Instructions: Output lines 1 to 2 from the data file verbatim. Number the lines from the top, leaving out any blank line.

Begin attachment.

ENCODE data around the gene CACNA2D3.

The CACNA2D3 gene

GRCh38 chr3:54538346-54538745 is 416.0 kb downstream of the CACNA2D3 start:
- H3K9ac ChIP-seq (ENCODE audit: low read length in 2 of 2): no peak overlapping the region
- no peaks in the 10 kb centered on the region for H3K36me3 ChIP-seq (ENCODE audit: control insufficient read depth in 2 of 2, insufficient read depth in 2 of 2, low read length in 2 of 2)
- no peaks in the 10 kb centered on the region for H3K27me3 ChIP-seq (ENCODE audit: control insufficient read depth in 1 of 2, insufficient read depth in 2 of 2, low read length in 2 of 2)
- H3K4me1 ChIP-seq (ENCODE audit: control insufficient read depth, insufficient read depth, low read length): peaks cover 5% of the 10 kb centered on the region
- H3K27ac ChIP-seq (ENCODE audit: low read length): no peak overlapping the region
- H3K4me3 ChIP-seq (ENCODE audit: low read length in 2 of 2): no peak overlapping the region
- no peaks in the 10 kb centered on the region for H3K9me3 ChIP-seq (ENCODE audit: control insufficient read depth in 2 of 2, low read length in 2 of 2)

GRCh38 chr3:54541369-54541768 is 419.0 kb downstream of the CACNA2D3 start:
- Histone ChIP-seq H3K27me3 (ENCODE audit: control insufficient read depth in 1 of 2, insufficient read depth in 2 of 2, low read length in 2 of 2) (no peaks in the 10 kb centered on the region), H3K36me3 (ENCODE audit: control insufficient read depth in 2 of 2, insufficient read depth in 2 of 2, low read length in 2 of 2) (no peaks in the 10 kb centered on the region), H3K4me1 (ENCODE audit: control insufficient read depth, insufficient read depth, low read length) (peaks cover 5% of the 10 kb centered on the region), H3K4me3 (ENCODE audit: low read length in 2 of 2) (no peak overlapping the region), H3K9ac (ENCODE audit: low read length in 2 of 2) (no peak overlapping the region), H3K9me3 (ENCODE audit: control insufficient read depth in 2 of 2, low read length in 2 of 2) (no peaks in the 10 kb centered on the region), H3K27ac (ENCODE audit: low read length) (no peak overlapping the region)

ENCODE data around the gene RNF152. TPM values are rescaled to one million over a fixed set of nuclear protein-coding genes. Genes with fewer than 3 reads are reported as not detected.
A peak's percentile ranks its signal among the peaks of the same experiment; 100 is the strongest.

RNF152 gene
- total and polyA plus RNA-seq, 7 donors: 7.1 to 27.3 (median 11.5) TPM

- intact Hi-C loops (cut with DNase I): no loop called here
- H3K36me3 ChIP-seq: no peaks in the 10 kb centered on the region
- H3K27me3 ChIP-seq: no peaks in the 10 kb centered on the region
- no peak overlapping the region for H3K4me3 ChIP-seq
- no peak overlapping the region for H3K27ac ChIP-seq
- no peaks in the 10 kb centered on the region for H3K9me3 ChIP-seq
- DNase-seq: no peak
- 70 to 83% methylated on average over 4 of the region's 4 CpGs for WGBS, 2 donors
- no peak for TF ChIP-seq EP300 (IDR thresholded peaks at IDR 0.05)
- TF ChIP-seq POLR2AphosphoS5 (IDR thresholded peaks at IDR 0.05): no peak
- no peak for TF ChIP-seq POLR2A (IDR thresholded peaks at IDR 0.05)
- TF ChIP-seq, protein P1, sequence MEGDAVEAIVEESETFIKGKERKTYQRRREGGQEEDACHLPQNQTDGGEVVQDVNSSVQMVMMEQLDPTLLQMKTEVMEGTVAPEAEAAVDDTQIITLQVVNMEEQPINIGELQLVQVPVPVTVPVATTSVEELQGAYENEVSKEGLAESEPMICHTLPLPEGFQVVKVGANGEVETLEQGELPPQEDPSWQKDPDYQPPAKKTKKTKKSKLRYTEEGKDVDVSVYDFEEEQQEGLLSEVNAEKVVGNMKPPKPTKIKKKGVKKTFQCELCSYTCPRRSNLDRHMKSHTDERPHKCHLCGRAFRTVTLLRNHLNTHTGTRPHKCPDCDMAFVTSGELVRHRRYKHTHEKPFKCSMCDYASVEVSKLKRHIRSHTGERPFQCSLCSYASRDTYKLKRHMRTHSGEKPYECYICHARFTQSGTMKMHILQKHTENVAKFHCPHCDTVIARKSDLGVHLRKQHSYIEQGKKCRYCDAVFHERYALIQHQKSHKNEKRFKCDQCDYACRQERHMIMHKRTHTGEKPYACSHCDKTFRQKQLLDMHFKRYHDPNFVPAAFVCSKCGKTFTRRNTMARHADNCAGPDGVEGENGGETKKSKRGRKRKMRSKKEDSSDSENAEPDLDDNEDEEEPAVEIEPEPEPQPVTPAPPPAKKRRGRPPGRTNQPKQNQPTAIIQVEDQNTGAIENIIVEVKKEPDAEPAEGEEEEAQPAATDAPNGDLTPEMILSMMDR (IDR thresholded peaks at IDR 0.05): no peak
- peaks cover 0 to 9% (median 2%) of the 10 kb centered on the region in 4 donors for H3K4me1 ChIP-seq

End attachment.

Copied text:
ENCODE data around the gene CACNA2D3.

The CACNA2D3 gene